Candidates and political parties were given the opportunity to review 15 randomly selected vote-by-mail ballot envelopes to compare signatures Friday.

Typically, the law allows ballot envelopes to be inspected, but this was more than an inspection as Broward County Supervisor of Elections Peter Antonacci allowed both Democratic and Republican parties to compare signatures on file with the signatures on ballots.

“I was asked if there could be an inspection – an additional inspection of signatures. I said, ‘Of course,’ ” Antonacci said.

The ballots were randomly picked by representatives for the Republicans with 15 of them placed on a table. Local 10 was invited to examine them, too.

Atonacci pulled the 15 random ballots, made copies of the envelopes and their signature cards, and spread them out on a table. All 15 ballots and signature cards matched.

Attorneys for the Democrats said this request is not legal.

“It’s not authorized by statute. It’s not been done anywhere in Florida, and to my knowledge, it’s not been done any where in the country,” Chuck Lichtman, an attorney for the Florida Democratic party said.

Usually candidates and parties have been able to observe from a distance the canvassing board comparing signatures post-election.

Antonacci, who was appointed by Florida’s Republican Governor Ron DeSantis told Local 10 that this is the first time this has been done, but added that it is within his purview.

“There are lots of ways to approach it, and this way, you show the public how we do it is a good thing. I believe in openness,” Antonacci said.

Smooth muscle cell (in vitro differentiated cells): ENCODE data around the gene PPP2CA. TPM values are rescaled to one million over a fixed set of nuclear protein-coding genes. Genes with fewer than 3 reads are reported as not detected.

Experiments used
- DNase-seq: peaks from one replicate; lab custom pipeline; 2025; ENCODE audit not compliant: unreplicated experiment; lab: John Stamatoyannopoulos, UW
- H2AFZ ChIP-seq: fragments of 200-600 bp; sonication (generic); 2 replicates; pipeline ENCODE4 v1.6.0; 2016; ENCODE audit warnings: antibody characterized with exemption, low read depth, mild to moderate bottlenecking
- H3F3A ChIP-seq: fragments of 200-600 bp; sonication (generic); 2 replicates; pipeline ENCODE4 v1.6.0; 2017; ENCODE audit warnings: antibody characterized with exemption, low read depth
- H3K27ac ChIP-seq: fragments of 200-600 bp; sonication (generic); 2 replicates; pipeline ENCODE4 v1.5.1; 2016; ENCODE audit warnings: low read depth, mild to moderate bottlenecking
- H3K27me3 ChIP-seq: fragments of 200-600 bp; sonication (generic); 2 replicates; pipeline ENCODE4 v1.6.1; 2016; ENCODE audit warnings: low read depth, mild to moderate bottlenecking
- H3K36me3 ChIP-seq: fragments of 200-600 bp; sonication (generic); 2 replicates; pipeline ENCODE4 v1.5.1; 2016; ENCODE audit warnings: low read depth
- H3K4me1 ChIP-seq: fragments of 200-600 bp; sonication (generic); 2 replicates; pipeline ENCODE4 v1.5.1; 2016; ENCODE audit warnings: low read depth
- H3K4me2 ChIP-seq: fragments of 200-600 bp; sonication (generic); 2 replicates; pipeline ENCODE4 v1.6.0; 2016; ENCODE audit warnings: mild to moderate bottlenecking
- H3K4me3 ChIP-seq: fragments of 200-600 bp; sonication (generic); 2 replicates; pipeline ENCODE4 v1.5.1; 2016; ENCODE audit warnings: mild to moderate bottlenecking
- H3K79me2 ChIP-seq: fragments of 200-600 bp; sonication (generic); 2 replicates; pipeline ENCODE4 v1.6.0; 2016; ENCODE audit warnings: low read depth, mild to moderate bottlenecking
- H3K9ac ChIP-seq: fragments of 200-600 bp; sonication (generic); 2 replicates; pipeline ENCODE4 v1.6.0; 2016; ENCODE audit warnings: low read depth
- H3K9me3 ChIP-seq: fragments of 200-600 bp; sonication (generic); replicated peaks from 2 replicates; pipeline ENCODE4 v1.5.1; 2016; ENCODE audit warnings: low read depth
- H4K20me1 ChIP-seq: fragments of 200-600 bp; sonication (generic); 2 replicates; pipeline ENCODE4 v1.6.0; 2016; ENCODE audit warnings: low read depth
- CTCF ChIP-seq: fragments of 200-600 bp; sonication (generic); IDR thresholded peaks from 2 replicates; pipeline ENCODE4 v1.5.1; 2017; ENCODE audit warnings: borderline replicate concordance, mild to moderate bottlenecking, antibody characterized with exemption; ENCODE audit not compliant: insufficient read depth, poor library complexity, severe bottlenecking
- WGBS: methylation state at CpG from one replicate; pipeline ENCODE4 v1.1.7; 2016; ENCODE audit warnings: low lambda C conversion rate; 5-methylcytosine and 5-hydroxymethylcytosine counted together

“There is nothing particularly complicated about it,” Antonacci added, “and trying to make it into something complicated is a disservice.”

Representatives for the Republican party at the election office Friday did not want to explain to Local 10 why they made the request.

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“Kudos in a sense to Supervisor Antonacci today because it’s going to show as he had hoped transparency and that everyone’s vote will get counted,” Lichtman said.

The show-and-tell took place at the Voting Equipment Center in Lauderhill.

Another first in Broward County? An agreement between the Supervisor of Elections and the Broward Sheriff’s Office that authorizes BSO and other local police agencies to be on standby for any disruptive behavior at polling sites.

“That too has never been done in Florida and I’m happy to say that Broward is the first,” Antonacci said.

BSO Sherriff Gregory Tony said bullying and intimidation will not be tolerated at the polls.

“We will have none of that,” he said.

BE ELECTION READY: Check out Local 10.com’s Complete Vote 2020 Guide

WATCH THE LOCAL 10 ELECTION SPECIAL: Ready, Set, Vote on Sunday, Oct. 17 at 7 p.m.

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